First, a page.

It would be nice if you could categorically state that each and every time you or one of your team members interacted with a customer the customer would leave thrilled, but the reality is, stuff happens. Life happens, weather happens, unrealistic expectations happen.
The question isn’t “Can we promise our customers will get exactly what they want, need and expect every single time?” The question is, “When something does go wrong, how will we fix it?”
Example: My husband needed to get a little bodywork done on his car. Last week Friday, I followed him in my car to the body shop where he was getting the work done. He dropped his car off, brought me to my office and then he went off to work. At the end of the day, he picked me up to get his car back. Just before we left, he called the shop to let them know we were on the way. That is when he found out the person who was supposed to work on his car had called in sick and nothing had been done. Was it the owner’s fault his employee go sick? No. Life happens. People get sick. All the owner had to do was pick up the phone and explain the situation to my husband. It’s not about fault. It’s about recognizing and apologizing for not being able to deliver as promised. It’s about providing alternatives and suggestions to lessen the disappointment and the negative impact.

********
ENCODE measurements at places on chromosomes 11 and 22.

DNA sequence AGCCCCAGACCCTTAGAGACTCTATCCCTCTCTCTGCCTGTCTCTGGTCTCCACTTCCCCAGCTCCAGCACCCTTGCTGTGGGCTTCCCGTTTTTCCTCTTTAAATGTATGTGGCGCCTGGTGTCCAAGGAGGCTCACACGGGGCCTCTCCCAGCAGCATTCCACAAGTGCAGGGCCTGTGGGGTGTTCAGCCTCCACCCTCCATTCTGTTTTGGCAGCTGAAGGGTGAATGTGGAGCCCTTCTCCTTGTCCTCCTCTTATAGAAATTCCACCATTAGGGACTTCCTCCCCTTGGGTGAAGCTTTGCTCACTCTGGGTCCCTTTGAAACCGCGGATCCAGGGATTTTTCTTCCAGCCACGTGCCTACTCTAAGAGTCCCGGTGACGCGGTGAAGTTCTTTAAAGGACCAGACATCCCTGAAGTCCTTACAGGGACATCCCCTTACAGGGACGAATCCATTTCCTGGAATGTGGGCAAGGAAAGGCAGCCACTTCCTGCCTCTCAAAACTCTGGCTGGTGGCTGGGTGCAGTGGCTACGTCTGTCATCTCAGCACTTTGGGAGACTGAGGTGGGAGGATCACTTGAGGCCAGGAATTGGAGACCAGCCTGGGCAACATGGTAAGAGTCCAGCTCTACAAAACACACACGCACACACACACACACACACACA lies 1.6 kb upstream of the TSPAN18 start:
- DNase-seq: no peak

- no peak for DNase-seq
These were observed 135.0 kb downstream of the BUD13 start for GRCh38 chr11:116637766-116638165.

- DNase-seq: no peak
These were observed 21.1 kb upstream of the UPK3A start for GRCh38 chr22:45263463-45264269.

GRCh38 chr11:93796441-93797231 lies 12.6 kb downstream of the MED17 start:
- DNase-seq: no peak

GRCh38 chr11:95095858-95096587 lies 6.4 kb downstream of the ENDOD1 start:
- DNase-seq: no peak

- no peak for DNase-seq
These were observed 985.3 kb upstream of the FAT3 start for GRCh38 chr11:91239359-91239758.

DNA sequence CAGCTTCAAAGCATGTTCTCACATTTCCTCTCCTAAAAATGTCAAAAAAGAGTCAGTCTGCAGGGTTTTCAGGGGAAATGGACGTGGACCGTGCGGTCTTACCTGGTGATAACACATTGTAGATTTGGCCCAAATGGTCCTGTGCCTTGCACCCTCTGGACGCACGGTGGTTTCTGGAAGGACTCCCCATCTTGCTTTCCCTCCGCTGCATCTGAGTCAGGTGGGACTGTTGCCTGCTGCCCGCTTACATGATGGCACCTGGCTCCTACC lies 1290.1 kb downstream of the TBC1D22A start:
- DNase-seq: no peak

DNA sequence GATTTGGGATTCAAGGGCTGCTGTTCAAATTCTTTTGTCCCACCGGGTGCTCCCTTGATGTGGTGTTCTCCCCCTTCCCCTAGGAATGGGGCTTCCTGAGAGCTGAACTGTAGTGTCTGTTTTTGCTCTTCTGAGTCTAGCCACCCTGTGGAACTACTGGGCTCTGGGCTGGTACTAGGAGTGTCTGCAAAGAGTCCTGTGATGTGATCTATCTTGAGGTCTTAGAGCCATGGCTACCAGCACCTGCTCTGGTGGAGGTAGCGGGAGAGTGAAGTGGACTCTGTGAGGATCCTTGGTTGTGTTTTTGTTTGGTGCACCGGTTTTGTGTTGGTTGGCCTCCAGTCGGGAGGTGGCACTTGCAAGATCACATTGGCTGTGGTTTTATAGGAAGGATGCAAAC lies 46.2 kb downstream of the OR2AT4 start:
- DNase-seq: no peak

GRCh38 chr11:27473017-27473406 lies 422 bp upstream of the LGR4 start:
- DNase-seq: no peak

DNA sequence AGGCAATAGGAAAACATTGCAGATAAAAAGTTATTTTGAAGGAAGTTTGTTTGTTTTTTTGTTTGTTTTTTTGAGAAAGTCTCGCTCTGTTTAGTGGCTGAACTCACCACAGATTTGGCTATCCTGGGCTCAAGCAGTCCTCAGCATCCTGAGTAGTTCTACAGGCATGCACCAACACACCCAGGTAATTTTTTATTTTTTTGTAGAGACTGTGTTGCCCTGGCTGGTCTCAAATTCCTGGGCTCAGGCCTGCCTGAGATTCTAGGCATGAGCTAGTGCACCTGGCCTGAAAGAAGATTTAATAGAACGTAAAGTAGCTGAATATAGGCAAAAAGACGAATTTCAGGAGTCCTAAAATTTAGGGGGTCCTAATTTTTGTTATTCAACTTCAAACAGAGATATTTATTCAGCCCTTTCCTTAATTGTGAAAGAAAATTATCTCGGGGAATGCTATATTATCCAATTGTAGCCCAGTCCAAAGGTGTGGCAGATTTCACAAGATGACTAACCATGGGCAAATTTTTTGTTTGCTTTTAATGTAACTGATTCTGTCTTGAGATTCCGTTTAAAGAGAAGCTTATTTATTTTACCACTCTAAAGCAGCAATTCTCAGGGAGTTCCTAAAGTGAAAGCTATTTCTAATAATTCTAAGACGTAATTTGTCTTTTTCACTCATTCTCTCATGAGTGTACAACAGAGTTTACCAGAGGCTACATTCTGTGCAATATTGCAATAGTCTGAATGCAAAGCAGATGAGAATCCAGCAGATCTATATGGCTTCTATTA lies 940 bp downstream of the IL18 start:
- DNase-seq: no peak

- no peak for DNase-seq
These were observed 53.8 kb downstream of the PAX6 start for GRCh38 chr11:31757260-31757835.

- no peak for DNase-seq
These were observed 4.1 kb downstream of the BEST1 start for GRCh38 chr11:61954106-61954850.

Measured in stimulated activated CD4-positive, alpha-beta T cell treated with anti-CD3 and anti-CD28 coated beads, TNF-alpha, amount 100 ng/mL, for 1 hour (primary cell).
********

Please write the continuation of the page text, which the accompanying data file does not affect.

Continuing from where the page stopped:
In the end, Chad got his car back. It looks great. We are both willing to bet there are a lot of other businesses that could have made his car look just as good. The product they offered was acceptable. The service wasn’t.
The chances of one of our cars needing body work in the next little while are slim. With any luck, no accidents are in our future. But, when if and when we do need work done, we know where we are not going. And if anyone asks us for recommendations, that business lost an opportunity for free advertising and promotion from a satisfied customer.
Companies that provide great customer service know things can go wrong. They identify potential service delivery cracks and they put a service recovery plan in place. They train their team members so that when challenges arise, they are prepared to deal with them in such a way that the customer feels their disappointment was recognized, validated and acted on.
Go ahead. Walk through your business. Identify potential service failures. Talk to your team. Let them help you come up with more. Then work together to come up with strategies and tactics on how to fix the problem … from the customer’s perspective.